This week, Bruce, Michael and Dale discuss the events of the week.
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That’s essentially what Sarah Conely does in a NY Times op-ed. Oh, she cloaks it benignly enough -“it’s just soda” – as he supports the Bloomberg ban on large volume soda sales. But in essence what she claims is “government knows best” and “giving up a little liberty isn’t so bad if it benefits the majority”.
You see, liberty, in her world, is much less important that security or safety. And we, as knuckle dragging neanderthals, don’t always know what is best for us or how to accomplish our goals without the hand of government to guide us (how we ever managed to make it to the 21st century without that guiding hand is still a mystery in Conely’s circle). Sure some can do it, but most can’t and so laws should be designed to protect and guide (coercively of course) those who can’t (or are believed to be unable).
A lot of times we have a good idea of where we want to go, but a really terrible idea of how to get there. It’s well established by now that we often don’t think very clearly when it comes to choosing the best means to attain our ends. We make errors. This has been the object of an enormous amount of study over the past few decades, and what has been discovered is that we are all prone to identifiable and predictable miscalculations.
Research by psychologists and behavioral economists, including the Nobel Prize-winner Daniel Kahneman and his research partner Amos Tversky, identified a number of areas in which we fairly dependably fail. They call such a tendency a “cognitive bias,” and there are many of them — a lot of ways in which our own minds trip us up.
For example, we suffer from an optimism bias, that is we tend to think that however likely a bad thing is to happen to most people in our situation, it’s less likely to happen to us — not for any particular reason, but because we’re irrationally optimistic. Because of our “present bias,” when we need to take a small, easy step to bring about some future good, we fail to do it, not because we’ve decided it’s a bad idea, but because we procrastinate.
We also suffer from a status quo bias, which makes us value what we’ve already got over the alternatives, just because we’ve already got it — which might, of course, make us react badly to new laws, even when they are really an improvement over what we’ve got. And there are more.
The crucial point is that in some situations it’s just difficult for us to take in the relevant information and choose accordingly. It’s not quite the simple ignorance [John Stuart] Mill was talking about, but it turns out that our minds are more complicated than Mill imagined. Like the guy about to step through the hole in the bridge, we need help.
So, now that we have these Nobel Prize winning psychologists and behavioral economists on the record saying we’re basically inept shouldn’t it be clear to you, as Conely concludes, that “we need help”?
That sort of “help” used to come from family, friends and community. We somehow managed, for around 200 years, to grow and succeed splendidly without government intruding and trying to control our lives.
The basic premise of her piece is much the same as Bloomberg’s more direct assault:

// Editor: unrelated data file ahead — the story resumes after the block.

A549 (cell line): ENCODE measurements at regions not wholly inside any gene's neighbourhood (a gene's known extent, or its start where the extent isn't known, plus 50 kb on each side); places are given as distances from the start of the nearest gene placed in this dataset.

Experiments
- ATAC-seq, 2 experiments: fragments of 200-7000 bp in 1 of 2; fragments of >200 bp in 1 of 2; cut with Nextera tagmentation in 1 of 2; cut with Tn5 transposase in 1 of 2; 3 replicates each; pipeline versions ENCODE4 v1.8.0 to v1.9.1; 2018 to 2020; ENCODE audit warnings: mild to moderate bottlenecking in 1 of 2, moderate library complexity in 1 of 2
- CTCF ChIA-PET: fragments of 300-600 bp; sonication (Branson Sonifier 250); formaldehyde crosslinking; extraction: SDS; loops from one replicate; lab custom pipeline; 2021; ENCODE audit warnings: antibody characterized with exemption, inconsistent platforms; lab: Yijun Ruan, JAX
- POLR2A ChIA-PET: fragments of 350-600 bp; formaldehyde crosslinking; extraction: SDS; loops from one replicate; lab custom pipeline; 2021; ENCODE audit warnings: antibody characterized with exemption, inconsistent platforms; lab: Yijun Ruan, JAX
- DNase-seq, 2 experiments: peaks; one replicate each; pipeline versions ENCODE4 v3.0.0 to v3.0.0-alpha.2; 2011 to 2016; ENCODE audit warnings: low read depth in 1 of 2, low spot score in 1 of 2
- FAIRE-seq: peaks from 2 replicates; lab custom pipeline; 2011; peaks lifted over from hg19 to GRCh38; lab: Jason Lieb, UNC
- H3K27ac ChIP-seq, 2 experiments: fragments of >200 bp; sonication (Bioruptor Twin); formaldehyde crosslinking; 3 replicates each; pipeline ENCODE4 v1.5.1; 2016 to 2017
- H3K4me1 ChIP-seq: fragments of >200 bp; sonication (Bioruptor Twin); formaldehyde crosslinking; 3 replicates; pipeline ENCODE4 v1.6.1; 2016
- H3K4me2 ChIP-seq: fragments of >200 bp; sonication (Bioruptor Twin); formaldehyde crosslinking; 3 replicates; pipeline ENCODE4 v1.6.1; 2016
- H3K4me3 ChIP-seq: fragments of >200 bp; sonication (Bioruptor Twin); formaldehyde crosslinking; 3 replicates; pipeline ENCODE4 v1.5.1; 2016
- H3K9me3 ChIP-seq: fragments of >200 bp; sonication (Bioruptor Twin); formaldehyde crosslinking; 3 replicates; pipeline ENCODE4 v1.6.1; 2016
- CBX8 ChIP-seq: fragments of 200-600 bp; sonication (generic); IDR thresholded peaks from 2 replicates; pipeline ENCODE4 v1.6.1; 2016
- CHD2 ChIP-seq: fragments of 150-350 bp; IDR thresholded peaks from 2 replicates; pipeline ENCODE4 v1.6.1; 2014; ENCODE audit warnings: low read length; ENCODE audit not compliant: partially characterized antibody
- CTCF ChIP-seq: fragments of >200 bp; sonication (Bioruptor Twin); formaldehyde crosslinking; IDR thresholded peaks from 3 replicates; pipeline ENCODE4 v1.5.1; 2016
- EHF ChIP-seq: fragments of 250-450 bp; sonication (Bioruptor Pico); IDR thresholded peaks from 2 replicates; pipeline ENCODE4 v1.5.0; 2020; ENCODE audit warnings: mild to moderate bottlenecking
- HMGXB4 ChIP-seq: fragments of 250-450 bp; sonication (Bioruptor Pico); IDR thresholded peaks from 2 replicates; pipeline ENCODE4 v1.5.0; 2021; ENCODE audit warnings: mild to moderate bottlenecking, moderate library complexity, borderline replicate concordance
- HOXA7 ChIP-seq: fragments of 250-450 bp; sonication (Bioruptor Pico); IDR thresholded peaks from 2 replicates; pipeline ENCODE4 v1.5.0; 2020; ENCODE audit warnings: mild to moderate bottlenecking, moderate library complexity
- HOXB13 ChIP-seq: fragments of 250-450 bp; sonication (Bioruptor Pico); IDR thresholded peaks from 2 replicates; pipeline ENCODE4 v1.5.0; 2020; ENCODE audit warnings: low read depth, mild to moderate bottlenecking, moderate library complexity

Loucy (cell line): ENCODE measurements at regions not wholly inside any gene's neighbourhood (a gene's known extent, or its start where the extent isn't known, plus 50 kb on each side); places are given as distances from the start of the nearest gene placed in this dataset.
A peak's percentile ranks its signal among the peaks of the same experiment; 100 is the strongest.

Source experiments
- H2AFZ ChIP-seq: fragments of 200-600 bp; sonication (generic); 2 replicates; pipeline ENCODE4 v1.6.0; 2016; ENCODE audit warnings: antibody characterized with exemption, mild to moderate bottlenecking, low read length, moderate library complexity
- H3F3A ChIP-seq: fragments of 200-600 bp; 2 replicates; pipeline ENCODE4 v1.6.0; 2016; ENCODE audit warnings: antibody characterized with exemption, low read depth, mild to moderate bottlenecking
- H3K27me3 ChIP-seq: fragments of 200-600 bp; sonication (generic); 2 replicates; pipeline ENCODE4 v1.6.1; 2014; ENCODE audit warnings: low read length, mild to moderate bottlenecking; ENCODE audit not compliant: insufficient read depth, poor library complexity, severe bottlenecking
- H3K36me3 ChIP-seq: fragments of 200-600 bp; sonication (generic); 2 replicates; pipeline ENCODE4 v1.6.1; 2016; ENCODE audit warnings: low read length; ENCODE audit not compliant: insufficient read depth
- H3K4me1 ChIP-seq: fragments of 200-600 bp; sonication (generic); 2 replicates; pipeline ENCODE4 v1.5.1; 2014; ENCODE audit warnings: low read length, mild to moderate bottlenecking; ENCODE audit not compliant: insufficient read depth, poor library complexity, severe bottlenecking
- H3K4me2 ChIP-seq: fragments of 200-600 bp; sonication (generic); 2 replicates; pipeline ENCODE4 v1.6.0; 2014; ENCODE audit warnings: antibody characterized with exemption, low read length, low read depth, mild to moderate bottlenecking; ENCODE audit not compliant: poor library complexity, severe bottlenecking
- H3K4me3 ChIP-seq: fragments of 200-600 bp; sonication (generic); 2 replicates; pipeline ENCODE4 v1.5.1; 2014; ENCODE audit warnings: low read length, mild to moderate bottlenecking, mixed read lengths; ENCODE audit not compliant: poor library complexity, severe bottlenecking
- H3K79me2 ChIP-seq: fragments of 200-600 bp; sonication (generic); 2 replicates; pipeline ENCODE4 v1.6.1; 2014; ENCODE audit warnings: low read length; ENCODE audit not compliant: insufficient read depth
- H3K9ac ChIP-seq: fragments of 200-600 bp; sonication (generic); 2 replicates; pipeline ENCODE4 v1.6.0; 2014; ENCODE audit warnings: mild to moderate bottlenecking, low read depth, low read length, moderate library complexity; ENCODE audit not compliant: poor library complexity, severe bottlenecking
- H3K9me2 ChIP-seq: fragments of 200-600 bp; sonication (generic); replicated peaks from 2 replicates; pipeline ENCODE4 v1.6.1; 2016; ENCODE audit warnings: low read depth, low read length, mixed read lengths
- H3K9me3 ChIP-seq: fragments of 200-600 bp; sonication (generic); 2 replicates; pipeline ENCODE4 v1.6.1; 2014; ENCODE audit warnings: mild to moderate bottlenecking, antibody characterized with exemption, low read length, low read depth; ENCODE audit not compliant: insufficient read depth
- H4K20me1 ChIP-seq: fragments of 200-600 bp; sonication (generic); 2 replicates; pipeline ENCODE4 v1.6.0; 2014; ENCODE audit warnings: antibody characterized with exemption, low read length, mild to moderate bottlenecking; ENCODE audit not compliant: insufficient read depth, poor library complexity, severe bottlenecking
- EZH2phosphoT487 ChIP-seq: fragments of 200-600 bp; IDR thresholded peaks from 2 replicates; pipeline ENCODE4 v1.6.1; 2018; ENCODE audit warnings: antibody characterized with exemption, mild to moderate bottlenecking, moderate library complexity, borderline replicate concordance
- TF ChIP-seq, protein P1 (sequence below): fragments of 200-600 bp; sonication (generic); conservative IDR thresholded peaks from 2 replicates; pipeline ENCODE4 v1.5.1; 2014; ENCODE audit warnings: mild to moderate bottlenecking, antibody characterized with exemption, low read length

The freedom to buy a really large soda, all in one cup, is something we stand to lose here. For most people, given their desire for health, that results in a net gain. For some people, yes, it’s an absolute loss. It’s just not much of a loss.
Or to quote a more succinct Bloomy: “I do think there are certain times we should infringe on your freedom.”
Notice the arbitrariness of the “I do think”. His choice, not yours. Bloomberg picked sodas. What else could he or those like him arbitrarily pick next time? Think government health care for example and your mind explodes with where they could go.
And notice Conely’s dismissal of the loss of freedom as “not much” of a loss. Incrementalism at its finest. Pure rationalization of the use the coercive power of the state to do what they think is best for you, because, as her academic colleagues have stressed, “we need help.” And our betters are always there to “help” us, aren’t they?
Funny too how the solution is always the same, isn’t it?
And their desire to intrude? Well its wrapped up in their concept of government’s role in our lives:
In the old days we used to blame people for acting imprudently, and say that since their bad choices were their own fault, they deserved to suffer the consequences. Now we see that these errors aren’t a function of bad character, but of our shared cognitive inheritance. The proper reaction is not blame, but an impulse to help one another.
That’s what the government is supposed to do, help us get where we want to go.
No. It’s not. That isn’t at all the function of government as laid out in the Constitution. Not even close. It has always been our job to “get where we want to go”. Government’s job was to provide certain functions to ensure an equality of opportunity (like a fair legal system, stable monetary system, etc), but on the whole we were free to pursue our lives without its interference as long as we stayed within the legal framework and did no harm to others or attempted to defraud them.
Conely’s last sentence is the mask that fronts and justifies/rationalizes every authoritarian regime that has ever existed. If you don’t believe that, I invite you to look at the title of her last book. “Against Autonomy: Justifying Coercive Paternalism.”
Kind of says it all, doesn’t it?